Commissioner Cerilli won’t comment on campaign money from dead man tied to massage parlor prostitution ring |

Commissioner Cerilli won’t comment on campaign money from dead man tied to massage parlor prostitution ring

Rich Cholodofsky
Westmoreland County Commissioner Gina Cerilli

Westmoreland County Commissioner Gina Cerilli on Monday refused to comment on $1,900 in donations her campaign received from a deceased family friend implicated in a human trafficking and prostitution ring at area massage parlors.

According to campaign finance records, Cerilli received four donations from Henry “Sonny” Caruso dating to 2015, including a $500 gift made in August.

Caruso, 49, of Mt. Pleasant committed suicide in November after he was suspended with pay from his job as a guard at Westmoreland County Prison. Cerilli, along with fellow commissioners Ted Kopas and Charles Anderson, voted for Caruso’s suspension. County officials said the suspension came after they were notified Caruso was part of an ongoing grand jury investigation into human trafficking allegations.

Criminal charges were filed last week against Caruso’s wife, Hui Xu, 44, and four others involving allegations of prostitution and human trafficking at five businesses in Monroeville and Murrysville. Caruso’s wife is the owner of four Tokyo Massage parlors where investigators said women were bused in from New York to work as prostitutes.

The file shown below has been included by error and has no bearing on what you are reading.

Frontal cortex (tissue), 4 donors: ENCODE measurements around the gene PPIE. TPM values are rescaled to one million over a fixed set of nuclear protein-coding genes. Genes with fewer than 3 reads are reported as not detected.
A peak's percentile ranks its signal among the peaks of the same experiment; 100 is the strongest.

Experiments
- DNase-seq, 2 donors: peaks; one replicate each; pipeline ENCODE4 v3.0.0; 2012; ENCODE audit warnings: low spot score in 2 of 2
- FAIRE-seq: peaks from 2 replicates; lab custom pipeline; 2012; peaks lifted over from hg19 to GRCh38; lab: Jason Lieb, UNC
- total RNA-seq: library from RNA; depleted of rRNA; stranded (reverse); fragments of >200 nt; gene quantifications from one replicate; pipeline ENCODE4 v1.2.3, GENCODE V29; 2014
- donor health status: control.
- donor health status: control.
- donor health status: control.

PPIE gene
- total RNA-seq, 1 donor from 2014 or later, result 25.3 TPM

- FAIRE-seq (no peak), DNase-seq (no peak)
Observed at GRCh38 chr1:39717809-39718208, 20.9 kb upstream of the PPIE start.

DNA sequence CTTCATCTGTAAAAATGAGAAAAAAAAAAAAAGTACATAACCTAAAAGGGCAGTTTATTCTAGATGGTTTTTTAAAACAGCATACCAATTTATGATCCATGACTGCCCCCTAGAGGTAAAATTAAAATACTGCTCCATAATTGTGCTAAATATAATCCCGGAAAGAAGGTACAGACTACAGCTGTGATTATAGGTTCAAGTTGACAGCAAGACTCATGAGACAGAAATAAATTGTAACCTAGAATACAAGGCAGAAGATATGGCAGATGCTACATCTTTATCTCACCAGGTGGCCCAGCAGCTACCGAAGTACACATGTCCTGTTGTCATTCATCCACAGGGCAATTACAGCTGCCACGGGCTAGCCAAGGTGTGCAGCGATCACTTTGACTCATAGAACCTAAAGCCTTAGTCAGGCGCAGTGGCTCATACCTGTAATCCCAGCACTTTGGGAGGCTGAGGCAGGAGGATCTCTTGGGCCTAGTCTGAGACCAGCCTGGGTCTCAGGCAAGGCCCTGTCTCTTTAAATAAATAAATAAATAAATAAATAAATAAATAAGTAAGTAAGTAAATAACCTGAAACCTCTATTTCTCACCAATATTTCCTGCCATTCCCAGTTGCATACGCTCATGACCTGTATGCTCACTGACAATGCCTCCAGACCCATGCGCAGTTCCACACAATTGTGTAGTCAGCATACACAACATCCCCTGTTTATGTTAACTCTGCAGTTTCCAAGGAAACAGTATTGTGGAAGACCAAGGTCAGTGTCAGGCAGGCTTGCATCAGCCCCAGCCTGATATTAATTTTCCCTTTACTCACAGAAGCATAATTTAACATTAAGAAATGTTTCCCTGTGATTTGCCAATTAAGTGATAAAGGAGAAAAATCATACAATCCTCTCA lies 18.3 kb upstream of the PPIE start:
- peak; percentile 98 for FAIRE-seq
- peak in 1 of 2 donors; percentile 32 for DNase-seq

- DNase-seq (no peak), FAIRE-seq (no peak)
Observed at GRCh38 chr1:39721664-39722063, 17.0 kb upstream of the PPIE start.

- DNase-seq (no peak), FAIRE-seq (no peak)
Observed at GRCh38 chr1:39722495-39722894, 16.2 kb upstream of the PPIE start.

Sonny Caruso was named in the grand jury presentment. Investigators said his bank accounts were used to launder proceeds from the massage parlors, that he drove women from bus stops to work at the businesses and money from the criminal enterprise was used to pay for Caruso’s vehicles and his daughter’s college tuition.

Doug Chew, a Republican candidate for county commissioner, on Monday called for Cerilli to turn over the money Caruso donated to her campaign to organizations that fight human trafficking.

“People of this ilk should never be allowed to contribute into our political system. I’m frankly surprised that Ms. Cerilli, who is on the county’s prison board and knew Mr. Caruso was being investigated the month before his death, has not taken it upon herself to reject this donation to her campaign already,” Chew said.

Cerilli came to Caruso’s defense days after his death. During a public meeting of the prison board, she gave an emotional statement in support of Caruso, a man she then described as a friend, and attempted to have Warden John Walton fired for his role in investigating the grounds for Caruso’s suspension.

On Monday, Cerilli refused to discuss Caruso, his donations to her campaign or Chew’s call for her to relinquish the money.

“I’m not going to comment on anything Doug Chew says,” Cerilli said. “What he has to realize is he’s got to get through his primary before he faces me.”

Chew is one of seven Republicans seeking two party nominations. Cerilli and Kopas are unopposed for the two Democratic nominations.

A review of campaign finance reports dating back to 2015 found no other candidate for county offices received donations from Caruso.

While refusing to comment on Caruso’s donations to her campaign, Cerilli also declined to discuss her friendship with Caruso and his family.

“Out of respect for his daughter and wife, I won’t comment,” Cerilli said.

Rich Cholodofsky is a Tribune-Review staff writer. You can contact Rich at 724-830-6293, [email protected] or via Twitter .

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